LESSON LEARNED IN THIS IMAGE: Never underestimate the power of a reflector. Whether this be a naturally occurring white van across from your busy urban scene, or a white wall in just the right place. It can make ALL the difference in bouncing lovely, diffused daylight onto the face. (And a daylight sidebulb doesn't hurt either.)
I also got some great catch lights in the subject's eyes. All the color tones and the light match here, and it almost gives an Instagrammy filter effect.
I must say, this challenge is pushing me and growing me well - in photography.
I feel like I'm in a sublime space and dancing with art. (So crazy and true!)
After being an office administrator for so long - It's wild to be pursuing something I can get lost in. Something I'm endlessly fascinated by. Something that calls a passion I never knew existed before. An art that I identify with so tightly that I can call it "my work," not as a have-to, but as a need-to for my soul. IS THAT NOT CRAZY?! I feel like I can actually say it out loud now:
Someone: What do you do?
Me: I'm a photographer.
AS FOR THE UNIVERSE: "I'm here and ready for now's word."
Let's paint with light in total delight.
I LOVE this window light.
This is NE overcast daylight.
There are no reflectors, no added backlight, sidelight or any other enhancement but the light coming in the window, directly in front of me. (Also, this is all the scarves I own.)
1. Why I never wear any of these scarves, but apparently bought them intending to, is beyond me.
2. Why haven't I made more use of this window light? This changes NOW.
I can suddenly see why people swoon over paintings with lifelike light. Beautiful, lilting, soft and natural light. It's like a liquid, intangible magic.
I originally took one term of darkroom (Last fall - one year ago) because I wanted to learn about light in photography and I know I am a tactile learner. I learn by reading and listening, but mostly by "doing." I only intended to take one term. But it's kind of a thing. And now I know an art form, black and white photography, intimately. I feel like I'm dancing with my understanding now, not struggling. I am in love and slightly obsessed with black and white. After this challenge ends, I will show more of my personal work. Black and white is a beautiful abstraction of reality. It can make it more dramatic, more stylish, more beautiful.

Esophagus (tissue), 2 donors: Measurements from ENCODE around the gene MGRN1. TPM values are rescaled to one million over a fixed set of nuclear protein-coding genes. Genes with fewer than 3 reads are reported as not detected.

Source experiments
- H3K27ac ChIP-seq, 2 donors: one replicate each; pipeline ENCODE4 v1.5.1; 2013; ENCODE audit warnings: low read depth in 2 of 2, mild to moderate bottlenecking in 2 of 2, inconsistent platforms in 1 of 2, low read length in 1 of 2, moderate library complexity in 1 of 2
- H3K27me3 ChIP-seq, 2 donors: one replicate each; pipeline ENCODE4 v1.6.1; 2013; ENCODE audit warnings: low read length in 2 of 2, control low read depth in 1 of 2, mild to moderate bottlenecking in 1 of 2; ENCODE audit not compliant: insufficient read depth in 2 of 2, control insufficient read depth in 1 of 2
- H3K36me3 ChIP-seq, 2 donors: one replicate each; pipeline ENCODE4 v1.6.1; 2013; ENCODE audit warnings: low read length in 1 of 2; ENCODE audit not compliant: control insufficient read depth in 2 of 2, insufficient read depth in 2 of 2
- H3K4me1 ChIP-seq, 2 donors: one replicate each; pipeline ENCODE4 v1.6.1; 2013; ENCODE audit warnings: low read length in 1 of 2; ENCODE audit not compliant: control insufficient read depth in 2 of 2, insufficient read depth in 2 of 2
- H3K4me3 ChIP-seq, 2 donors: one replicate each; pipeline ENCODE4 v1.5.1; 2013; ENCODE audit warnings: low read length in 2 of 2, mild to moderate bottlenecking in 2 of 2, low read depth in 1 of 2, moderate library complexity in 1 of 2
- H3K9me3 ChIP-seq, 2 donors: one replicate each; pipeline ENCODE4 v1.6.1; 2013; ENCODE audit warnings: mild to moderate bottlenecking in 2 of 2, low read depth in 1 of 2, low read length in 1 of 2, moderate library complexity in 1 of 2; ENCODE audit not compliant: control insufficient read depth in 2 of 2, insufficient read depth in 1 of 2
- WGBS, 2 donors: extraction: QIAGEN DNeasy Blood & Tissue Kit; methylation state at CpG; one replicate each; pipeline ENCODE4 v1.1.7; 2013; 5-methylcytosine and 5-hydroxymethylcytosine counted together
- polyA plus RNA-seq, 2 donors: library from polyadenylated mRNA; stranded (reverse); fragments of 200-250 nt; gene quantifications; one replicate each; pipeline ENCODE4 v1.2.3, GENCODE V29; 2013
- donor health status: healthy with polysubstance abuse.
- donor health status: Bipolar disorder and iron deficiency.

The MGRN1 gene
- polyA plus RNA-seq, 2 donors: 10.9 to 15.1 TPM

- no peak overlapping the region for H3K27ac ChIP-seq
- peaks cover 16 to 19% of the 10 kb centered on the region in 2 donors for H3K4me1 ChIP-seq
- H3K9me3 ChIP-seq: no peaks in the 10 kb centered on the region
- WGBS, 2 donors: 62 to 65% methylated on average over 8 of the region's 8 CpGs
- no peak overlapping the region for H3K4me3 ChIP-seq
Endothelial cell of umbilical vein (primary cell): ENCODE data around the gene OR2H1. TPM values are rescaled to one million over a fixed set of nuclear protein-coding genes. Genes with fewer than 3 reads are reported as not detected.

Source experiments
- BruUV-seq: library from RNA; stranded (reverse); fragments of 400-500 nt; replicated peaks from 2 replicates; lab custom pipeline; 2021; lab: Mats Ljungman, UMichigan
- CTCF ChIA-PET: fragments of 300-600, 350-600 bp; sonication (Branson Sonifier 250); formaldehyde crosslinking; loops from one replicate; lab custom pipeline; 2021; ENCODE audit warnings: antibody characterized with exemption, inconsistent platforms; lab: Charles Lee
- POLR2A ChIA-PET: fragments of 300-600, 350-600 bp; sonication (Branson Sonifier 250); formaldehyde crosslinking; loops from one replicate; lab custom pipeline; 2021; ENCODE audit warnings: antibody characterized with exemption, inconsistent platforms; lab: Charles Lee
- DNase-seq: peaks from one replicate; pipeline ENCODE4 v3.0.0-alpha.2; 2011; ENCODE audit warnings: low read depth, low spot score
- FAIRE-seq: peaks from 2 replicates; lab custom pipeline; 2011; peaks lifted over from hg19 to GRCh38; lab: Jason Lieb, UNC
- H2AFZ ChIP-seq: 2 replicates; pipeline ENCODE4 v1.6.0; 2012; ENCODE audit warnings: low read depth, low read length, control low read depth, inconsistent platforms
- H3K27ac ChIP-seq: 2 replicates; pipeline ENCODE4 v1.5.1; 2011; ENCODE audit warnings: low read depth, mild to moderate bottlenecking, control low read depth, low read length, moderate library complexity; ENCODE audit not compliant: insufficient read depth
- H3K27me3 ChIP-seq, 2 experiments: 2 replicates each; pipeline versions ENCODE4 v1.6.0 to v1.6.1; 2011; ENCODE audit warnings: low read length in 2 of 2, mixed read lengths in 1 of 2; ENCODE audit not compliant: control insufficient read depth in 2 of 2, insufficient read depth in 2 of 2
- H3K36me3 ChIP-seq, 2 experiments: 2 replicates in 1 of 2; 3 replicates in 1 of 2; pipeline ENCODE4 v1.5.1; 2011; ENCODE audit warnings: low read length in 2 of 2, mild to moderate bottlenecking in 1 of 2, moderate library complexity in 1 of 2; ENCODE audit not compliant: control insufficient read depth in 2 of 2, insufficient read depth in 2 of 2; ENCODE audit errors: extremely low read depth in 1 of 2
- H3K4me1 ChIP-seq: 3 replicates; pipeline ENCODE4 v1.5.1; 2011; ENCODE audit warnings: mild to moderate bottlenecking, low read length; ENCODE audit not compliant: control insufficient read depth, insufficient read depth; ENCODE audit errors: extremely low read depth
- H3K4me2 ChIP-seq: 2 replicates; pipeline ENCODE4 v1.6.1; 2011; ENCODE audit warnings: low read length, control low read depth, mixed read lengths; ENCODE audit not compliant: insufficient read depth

Back in the 70's, when color film really started to be widely used, and well-known photographers were having to make the decision to start shooting in color, one quote sticks with me - because I feel a real truth to it. As beautiful and realistic as color is...It's also a great distraction.
"Walker Evans made the not-very-clever adaptation of Lord Acton's 'Power tends to corrupt...' as 'Color tends to corrupt photography and absolute color corrupts absolutely... There are four simple words for the matter which must be whispered. Color photography is vulgar.'"
--Excerpt from Michael Freeman's Black and White Photography Field Guide
Layers upon Layers of complexity. (tongue in cheek)
Every self-portrait challenge has to have one shadow picture.
But it need not be ordinary, eh?
This is me, holding a color transparency film slide of me taking a photo of my shadow against a colorful viney-berry wall!
AND...there's bokah (blurred out background, almost with swirls) background to this image as well.
Fantastico! This was my first roll of color transparency film. It is positive film. Meaning that when it is developed, it is not the inverse of light and black, it is as the image was taken. I am learning how to put these slides on polaroid film (see image below) and then transfer that polaroid image to paper (or brass, or copper, or something arty). The end result will be to make cards and send these out just for fun. The transfer portion, I hear, is infinitely more taxing, as it is precisely like working with a glob of wet toilet paper - except that it's your film image.
WISH ME LUCK!
(Some of you will soon be getting cards in the mail - No matter how terrible this whole thing turns out.)
LESSON FOR THIS IMAGE: I learned to shoot for color. I learned to light meter FOR the light spots (highlights). So different than shooting for black and white.
AS FOR THE UNIVERSE: Life is aMAYzing, like my cat.
Once in awhile, well, BAM!